ENTERPRISE — The controversy over vacation rentals in Enterprise was effectively put to rest Monday, Oct. 11, as the Enterprise City Council made changes in the city code governing them, according to a press release.
The council held a work session prior to the meeting to discuss the proposed changes.
Two ordinances were passed to make the changes. One defined a vacation rental as “a furnished apartment, house, condominium, complex or recreational vehicle rented out on a temporary basis to tourists/travelers as an alternative to a hotel/motel.”
City Administrator Lacey McQuead said in an email that prior to the ordinance, there were no previous definitions within the city code, so this addition is new.
The other ordinance added vacation rentals to code sections governing them. Restrictions include what zones they are allowed in and under which conditions.
McQuead said the actions should put to rest the controversy over vacation rentals that began this spring, as the actions came with a final public hearing on the issue. It also ends the 90-day moratorium extended Aug. 9 on any new vacation rentals. That would have expired in early November.
In other business at the Oct. 11 meeting, the council:
• Approved a resolution on water and sewer rates. This came after hearing a report from Councilor Jeff Yanke who, with McQuead, had met with Natalie Millar, CEO of Terminal Gravity Brewery. Yanke said TG has agreed to separate its water lines, allowing for a more accurate understanding of the amount of water the brewery uses. McQuead recommended further review of breweries prior to the council approving its next resolution on water and sewer rates.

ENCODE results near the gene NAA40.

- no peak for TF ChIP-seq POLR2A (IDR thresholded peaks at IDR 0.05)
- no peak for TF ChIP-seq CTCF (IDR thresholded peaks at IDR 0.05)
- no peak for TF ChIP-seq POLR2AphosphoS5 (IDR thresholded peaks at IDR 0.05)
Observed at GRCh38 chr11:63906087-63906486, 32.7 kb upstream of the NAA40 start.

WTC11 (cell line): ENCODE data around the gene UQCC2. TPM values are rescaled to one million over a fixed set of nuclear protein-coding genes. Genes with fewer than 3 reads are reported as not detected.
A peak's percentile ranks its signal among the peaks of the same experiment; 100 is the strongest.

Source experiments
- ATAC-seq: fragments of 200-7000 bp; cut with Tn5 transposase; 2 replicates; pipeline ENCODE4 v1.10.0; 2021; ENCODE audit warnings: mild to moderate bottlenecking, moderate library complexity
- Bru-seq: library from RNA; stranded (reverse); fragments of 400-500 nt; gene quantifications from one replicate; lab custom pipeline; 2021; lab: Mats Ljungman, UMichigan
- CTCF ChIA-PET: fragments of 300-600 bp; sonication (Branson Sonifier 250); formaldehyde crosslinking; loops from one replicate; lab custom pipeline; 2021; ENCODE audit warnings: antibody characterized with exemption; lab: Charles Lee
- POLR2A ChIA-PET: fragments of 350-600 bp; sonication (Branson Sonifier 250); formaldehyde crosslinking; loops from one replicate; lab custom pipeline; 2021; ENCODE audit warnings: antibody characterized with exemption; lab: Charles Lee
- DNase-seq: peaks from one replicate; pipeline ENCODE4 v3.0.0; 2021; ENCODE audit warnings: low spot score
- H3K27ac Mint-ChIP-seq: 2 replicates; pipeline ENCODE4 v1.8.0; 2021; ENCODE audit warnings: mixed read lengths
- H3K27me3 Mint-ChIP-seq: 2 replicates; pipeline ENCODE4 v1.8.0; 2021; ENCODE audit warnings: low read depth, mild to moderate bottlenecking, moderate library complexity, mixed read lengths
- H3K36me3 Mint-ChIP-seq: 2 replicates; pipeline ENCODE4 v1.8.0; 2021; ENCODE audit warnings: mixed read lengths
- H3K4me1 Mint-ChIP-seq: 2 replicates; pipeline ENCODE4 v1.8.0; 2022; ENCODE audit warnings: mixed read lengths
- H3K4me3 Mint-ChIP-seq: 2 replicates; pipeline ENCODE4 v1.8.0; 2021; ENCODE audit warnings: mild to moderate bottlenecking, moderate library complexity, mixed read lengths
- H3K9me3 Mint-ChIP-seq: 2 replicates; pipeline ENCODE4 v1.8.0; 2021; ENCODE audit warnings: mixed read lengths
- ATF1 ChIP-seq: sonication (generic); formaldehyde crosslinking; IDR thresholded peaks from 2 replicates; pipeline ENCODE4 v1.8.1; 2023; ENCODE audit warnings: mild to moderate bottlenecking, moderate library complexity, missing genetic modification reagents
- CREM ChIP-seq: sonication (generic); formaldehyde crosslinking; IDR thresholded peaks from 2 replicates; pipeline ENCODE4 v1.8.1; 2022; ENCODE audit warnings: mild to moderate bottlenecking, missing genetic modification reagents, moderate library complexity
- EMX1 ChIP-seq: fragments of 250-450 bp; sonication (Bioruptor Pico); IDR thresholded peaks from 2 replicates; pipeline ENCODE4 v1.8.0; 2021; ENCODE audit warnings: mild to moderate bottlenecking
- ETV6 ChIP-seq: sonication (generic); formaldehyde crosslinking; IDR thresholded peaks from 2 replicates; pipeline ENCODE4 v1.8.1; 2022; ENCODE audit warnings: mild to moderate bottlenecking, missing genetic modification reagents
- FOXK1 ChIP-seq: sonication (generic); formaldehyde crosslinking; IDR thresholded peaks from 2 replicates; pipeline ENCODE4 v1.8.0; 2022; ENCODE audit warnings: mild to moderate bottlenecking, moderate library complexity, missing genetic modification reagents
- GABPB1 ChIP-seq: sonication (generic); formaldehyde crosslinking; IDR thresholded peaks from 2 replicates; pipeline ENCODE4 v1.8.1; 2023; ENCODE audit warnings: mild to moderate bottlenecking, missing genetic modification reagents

• Approved a $2,000 motel tax grant to the Wallowa Valley Community Ice Rink, based on a recommendation of the Motel Tax Committee.
• Heard a presentation by Angela Mart and Zeb Burke of the Wallowa Mountain Bicycle Club. They proposed a “pump track” south of the Enterprise City Park. According to www.bicycling.com, a pump track is a looped sequence of rollers and berms (swoopy, banked turns) for bike riders. It’s designed to maximize momentum, so the rider can ride with minimal pedaling. After a conversation between staff and the council, and public input from Shannon Emel, the council agreed to table the discussion until the November meeting. Before then, McQuead will facilitate a meeting between the club and the Public Works Committee.
• Gave McQuead the go-ahead to begin planning Winterfest. This year it is expected to be held Saturday, Dec. 11. Last year’s regular downtown version of Winterfest was canceled because of the COVID-19 pandemic and it was limited to a drive-thru version at the fairgrounds.